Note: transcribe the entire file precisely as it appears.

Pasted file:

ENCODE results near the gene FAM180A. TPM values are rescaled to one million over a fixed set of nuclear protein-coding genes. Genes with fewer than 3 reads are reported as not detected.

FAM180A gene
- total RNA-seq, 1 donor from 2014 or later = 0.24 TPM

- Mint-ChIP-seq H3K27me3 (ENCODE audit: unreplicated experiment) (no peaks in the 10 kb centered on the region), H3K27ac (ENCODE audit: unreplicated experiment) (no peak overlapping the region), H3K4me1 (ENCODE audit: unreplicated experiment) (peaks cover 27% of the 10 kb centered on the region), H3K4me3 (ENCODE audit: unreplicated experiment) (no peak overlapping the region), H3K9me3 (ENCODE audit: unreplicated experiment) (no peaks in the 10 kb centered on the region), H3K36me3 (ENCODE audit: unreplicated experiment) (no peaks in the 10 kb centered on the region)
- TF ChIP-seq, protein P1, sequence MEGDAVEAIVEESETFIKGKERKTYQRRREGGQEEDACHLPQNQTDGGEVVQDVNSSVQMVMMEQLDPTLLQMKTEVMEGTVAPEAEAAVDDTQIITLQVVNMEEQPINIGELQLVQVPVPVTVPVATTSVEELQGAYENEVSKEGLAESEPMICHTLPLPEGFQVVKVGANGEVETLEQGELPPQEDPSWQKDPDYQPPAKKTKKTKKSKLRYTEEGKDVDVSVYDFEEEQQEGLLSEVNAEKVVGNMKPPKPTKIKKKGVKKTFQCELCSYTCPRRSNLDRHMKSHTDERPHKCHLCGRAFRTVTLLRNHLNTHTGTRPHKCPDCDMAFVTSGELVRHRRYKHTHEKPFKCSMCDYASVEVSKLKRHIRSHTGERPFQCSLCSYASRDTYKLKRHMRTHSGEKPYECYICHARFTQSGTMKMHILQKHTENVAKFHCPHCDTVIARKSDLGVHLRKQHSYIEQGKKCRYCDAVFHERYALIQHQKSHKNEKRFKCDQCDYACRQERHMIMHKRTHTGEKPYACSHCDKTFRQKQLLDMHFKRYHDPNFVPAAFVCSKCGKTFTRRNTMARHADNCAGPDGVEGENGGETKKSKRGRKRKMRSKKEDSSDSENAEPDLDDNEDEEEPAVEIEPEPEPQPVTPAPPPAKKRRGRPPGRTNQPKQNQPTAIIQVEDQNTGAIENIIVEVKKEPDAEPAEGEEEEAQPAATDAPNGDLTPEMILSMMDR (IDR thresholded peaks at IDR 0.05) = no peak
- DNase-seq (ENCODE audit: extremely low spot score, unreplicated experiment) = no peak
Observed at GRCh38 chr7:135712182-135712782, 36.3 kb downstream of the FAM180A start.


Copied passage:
ENCODE results near the gene FAM180A. TPM values are rescaled to one million over a fixed set of nuclear protein-coding genes. Genes with fewer than 3 reads are reported as not detected.

FAM180A gene
- total RNA-seq, 1 donor from 2014 or later = 0.24 TPM

- Mint-ChIP-seq H3K27me3 (ENCODE audit: unreplicated experiment) (no peaks in the 10 kb centered on the region), H3K27ac (ENCODE audit: unreplicated experiment) (no peak overlapping the region), H3K4me1 (ENCODE audit: unreplicated experiment) (peaks cover 27% of the 10 kb centered on the region), H3K4me3 (ENCODE audit: unreplicated experiment) (no peak overlapping the region), H3K9me3 (ENCODE audit: unreplicated experiment) (no peaks in the 10 kb centered on the region), H3K36me3 (ENCODE audit: unreplicated experiment) (no peaks in the 10 kb centered on the region)
- TF ChIP-seq, protein P1, sequence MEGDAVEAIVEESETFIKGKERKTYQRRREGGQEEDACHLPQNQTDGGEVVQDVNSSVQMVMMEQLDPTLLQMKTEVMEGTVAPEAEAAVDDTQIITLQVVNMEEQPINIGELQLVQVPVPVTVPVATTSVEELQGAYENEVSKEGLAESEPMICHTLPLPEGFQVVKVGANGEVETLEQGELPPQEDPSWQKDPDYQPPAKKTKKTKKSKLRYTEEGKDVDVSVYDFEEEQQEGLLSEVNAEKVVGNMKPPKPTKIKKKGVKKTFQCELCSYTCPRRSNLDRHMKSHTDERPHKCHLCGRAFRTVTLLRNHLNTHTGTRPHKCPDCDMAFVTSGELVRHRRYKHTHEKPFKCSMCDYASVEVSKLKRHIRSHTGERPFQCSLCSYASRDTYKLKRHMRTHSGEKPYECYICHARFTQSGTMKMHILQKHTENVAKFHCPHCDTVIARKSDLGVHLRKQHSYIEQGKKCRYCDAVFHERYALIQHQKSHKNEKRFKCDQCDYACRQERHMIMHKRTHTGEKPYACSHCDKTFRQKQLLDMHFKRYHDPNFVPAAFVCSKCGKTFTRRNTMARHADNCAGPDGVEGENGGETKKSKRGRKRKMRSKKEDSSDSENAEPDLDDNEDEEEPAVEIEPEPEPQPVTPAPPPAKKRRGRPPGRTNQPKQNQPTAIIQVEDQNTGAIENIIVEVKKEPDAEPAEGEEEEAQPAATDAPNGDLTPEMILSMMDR (IDR thresholded peaks at IDR 0.05) = no peak
- DNase-seq (ENCODE audit: extremely low spot score, unreplicated experiment) = no peak
Observed at GRCh38 chr7:135712182-135712782, 36.3 kb downstream of the FAM180A start.